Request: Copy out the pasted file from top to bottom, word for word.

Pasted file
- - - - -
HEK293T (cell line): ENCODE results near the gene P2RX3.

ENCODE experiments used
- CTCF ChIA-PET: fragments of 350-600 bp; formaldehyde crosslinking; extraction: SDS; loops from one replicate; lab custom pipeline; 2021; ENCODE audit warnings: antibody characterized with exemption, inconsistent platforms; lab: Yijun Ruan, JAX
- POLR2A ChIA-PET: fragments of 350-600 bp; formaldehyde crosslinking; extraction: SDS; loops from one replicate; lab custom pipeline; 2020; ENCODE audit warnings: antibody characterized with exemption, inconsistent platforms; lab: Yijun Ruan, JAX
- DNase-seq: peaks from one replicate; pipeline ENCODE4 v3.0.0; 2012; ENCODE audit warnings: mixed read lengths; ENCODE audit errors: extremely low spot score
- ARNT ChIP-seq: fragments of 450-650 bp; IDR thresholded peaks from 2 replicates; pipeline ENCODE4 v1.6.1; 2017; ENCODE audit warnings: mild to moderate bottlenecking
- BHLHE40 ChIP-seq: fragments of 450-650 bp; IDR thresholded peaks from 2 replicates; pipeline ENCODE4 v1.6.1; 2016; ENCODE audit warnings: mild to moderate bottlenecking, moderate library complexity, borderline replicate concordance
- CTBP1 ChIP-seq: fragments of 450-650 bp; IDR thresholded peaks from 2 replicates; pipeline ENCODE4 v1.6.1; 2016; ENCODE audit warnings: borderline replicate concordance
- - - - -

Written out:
HEK293T (cell line): ENCODE results near the gene P2RX3.

ENCODE experiments used
- CTCF ChIA-PET: fragments of 350-600 bp; formaldehyde crosslinking; extraction: SDS; loops from one replicate; lab custom pipeline; 2021; ENCODE audit warnings: antibody characterized with exemption, inconsistent platforms; lab: Yijun Ruan, JAX
- POLR2A ChIA-PET: fragments of 350-600 bp; formaldehyde crosslinking; extraction: SDS; loops from one replicate; lab custom pipeline; 2020; ENCODE audit warnings: antibody characterized with exemption, inconsistent platforms; lab: Yijun Ruan, JAX
- DNase-seq: peaks from one replicate; pipeline ENCODE4 v3.0.0; 2012; ENCODE audit warnings: mixed read lengths; ENCODE audit errors: extremely low spot score
- ARNT ChIP-seq: fragments of 450-650 bp; IDR thresholded peaks from 2 replicates; pipeline ENCODE4 v1.6.1; 2017; ENCODE audit warnings: mild to moderate bottlenecking
- BHLHE40 ChIP-seq: fragments of 450-650 bp; IDR thresholded peaks from 2 replicates; pipeline ENCODE4 v1.6.1; 2016; ENCODE audit warnings: mild to moderate bottlenecking, moderate library complexity, borderline replicate concordance
- CTBP1 ChIP-seq: fragments of 450-650 bp; IDR thresholded peaks from 2 replicates; pipeline ENCODE4 v1.6.1; 2016; ENCODE audit warnings: borderline replicate concordance